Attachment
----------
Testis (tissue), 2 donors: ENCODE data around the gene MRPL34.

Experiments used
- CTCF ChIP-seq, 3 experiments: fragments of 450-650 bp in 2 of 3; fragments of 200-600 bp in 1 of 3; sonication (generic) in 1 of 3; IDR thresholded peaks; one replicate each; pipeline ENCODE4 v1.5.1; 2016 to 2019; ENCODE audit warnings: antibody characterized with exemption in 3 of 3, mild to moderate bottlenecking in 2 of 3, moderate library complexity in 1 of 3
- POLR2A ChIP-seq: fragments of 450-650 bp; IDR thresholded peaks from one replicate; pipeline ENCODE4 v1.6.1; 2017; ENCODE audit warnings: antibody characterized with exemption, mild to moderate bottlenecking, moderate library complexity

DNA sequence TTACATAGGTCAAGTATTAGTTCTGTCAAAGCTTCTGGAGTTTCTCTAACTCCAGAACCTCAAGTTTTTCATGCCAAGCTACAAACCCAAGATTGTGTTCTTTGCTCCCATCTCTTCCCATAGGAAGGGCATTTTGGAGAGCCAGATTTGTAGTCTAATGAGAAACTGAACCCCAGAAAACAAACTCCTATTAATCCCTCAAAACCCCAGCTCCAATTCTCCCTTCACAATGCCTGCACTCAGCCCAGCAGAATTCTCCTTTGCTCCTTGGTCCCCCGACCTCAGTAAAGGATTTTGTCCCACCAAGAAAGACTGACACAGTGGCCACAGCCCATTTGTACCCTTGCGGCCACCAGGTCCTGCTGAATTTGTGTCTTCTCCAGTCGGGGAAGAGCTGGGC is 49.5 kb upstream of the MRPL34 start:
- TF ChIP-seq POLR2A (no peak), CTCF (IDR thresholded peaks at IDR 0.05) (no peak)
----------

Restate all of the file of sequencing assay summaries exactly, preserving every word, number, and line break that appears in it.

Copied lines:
Testis (tissue), 2 donors: ENCODE data around the gene MRPL34.

Experiments used
- CTCF ChIP-seq, 3 experiments: fragments of 450-650 bp in 2 of 3; fragments of 200-600 bp in 1 of 3; sonication (generic) in 1 of 3; IDR thresholded peaks; one replicate each; pipeline ENCODE4 v1.5.1; 2016 to 2019; ENCODE audit warnings: antibody characterized with exemption in 3 of 3, mild to moderate bottlenecking in 2 of 3, moderate library complexity in 1 of 3
- POLR2A ChIP-seq: fragments of 450-650 bp; IDR thresholded peaks from one replicate; pipeline ENCODE4 v1.6.1; 2017; ENCODE audit warnings: antibody characterized with exemption, mild to moderate bottlenecking, moderate library complexity

DNA sequence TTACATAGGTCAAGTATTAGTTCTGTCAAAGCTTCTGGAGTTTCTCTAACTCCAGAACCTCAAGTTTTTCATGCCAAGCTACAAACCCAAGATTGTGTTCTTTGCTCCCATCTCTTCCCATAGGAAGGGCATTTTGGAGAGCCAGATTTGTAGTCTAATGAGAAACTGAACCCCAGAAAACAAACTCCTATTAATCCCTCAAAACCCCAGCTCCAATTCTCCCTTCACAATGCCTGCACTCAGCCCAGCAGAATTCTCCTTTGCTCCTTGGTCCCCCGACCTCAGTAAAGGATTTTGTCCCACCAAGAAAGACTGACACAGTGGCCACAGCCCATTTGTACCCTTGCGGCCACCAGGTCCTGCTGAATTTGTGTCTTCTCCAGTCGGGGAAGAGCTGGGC is 49.5 kb upstream of the MRPL34 start:
- TF ChIP-seq POLR2A (no peak), CTCF (IDR thresholded peaks at IDR 0.05) (no peak)